Graduate Students Hollis Druhet and Helen Makhdoumian win Peer Essay Prize

Date

05/25/21

The Graduate Awards Committee is pleased to announced the winners of the program's Peer Essay Prizes for 2021.

First prize went to Hollis Druhet for “On Blackness and Indigeneity, or the Shape that Freedom Might Take: A Field Survey and Paired Reading of CITIZEN and WHEREAS.” The committee lauded Druhet’s essay as an “ambitious” and “highly original” analysis of the intersection of land repatriation and abolition. Druhet proposes that poetry develops a "grammar of convergence" to articulate new bases for Black-Indigenous solidarity toward social justice, including forms of citizenship outside the land-bound assumptions of settler colonialism.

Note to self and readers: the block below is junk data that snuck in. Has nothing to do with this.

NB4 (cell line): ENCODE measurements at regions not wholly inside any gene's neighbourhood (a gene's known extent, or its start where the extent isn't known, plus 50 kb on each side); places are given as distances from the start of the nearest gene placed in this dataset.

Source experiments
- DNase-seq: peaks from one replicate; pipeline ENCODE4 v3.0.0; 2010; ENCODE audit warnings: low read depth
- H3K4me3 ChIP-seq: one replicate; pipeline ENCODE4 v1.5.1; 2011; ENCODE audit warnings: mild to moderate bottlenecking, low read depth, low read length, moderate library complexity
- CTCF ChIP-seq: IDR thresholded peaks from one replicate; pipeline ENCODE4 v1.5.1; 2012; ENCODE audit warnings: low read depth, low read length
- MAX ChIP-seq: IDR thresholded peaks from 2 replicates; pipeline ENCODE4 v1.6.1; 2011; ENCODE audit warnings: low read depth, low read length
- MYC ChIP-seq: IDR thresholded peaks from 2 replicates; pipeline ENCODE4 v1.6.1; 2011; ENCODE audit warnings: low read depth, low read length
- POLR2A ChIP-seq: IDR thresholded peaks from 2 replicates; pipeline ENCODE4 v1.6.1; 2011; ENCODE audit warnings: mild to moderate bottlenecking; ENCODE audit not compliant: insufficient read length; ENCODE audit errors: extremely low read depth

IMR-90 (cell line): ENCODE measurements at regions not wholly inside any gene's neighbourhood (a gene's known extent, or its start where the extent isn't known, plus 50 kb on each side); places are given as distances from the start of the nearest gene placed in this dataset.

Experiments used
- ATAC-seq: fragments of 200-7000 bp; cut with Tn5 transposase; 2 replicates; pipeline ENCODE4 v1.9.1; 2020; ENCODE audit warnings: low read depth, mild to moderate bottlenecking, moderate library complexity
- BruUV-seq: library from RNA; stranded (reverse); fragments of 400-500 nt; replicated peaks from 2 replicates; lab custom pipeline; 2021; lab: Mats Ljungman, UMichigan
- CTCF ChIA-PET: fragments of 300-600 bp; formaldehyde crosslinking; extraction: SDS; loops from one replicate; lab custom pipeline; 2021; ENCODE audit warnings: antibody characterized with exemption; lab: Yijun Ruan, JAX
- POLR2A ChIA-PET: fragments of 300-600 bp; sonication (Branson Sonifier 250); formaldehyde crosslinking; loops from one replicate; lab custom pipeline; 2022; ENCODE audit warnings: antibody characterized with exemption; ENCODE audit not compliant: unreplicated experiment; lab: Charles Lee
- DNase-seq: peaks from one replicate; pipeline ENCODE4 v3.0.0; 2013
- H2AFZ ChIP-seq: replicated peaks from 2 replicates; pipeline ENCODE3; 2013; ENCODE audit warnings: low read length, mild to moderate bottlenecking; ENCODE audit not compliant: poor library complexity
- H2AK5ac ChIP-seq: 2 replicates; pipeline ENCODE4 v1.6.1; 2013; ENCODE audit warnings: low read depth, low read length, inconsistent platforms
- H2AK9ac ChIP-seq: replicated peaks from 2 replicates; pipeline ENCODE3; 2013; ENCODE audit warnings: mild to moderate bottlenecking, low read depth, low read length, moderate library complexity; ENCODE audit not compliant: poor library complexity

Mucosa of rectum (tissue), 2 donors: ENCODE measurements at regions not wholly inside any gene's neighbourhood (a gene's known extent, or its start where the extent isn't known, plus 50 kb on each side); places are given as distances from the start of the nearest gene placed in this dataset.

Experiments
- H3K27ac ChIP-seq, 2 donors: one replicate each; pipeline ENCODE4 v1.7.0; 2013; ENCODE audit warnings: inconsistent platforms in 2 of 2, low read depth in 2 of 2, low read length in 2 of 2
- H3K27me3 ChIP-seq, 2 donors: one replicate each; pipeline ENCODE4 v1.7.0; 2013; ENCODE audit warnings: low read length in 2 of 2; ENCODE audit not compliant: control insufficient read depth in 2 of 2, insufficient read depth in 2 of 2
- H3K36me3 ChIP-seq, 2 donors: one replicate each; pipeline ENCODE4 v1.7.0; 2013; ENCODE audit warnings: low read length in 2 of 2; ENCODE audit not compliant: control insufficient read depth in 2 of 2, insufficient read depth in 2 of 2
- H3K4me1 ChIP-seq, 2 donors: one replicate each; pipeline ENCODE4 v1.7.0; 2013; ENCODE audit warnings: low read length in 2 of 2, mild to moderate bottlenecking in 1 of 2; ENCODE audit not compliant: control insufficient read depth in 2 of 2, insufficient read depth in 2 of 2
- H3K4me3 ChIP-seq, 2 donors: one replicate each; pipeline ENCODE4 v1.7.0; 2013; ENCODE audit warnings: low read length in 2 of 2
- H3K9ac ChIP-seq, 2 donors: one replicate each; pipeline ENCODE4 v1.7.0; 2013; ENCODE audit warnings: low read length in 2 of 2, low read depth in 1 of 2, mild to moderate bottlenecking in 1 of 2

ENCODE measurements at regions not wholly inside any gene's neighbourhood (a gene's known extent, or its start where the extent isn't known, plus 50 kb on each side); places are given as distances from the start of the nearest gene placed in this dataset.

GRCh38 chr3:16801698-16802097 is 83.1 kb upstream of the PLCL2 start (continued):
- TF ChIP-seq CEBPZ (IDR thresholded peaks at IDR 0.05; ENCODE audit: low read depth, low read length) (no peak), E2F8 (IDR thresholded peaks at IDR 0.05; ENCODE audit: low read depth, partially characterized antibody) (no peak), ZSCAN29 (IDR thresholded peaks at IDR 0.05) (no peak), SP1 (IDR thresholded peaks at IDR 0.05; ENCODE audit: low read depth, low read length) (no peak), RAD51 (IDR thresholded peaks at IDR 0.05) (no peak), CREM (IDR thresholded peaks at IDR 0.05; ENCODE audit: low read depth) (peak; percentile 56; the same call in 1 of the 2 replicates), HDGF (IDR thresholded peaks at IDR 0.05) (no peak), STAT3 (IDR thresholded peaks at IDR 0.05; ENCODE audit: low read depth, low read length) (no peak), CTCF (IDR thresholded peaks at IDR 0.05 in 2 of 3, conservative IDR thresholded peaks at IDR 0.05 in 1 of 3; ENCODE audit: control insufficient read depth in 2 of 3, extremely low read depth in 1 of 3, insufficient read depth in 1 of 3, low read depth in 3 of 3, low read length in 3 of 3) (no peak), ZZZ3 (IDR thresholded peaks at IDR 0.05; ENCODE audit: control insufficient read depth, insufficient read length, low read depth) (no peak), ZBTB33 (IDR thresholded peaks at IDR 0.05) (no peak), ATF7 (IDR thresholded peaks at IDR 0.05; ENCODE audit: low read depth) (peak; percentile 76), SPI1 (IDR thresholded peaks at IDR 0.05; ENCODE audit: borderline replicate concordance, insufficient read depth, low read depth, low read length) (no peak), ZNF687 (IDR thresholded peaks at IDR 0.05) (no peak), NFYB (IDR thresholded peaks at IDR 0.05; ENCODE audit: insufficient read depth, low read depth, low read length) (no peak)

Helen Makhdoumian won honorable mention for “We are Here: Witnesses to Disappearing History and Writing against Erasure.” In this essay, culled from a dissertation chapter, Makhdoumian shows how post-diasporic novels can map not only the memories of communities driven from homelands, but also the settler colonialists' attempts to eliminate those memories. The essay was described by one of the committee members as a “beautiful and deeply researched way of commemorating the Armenian genocide.”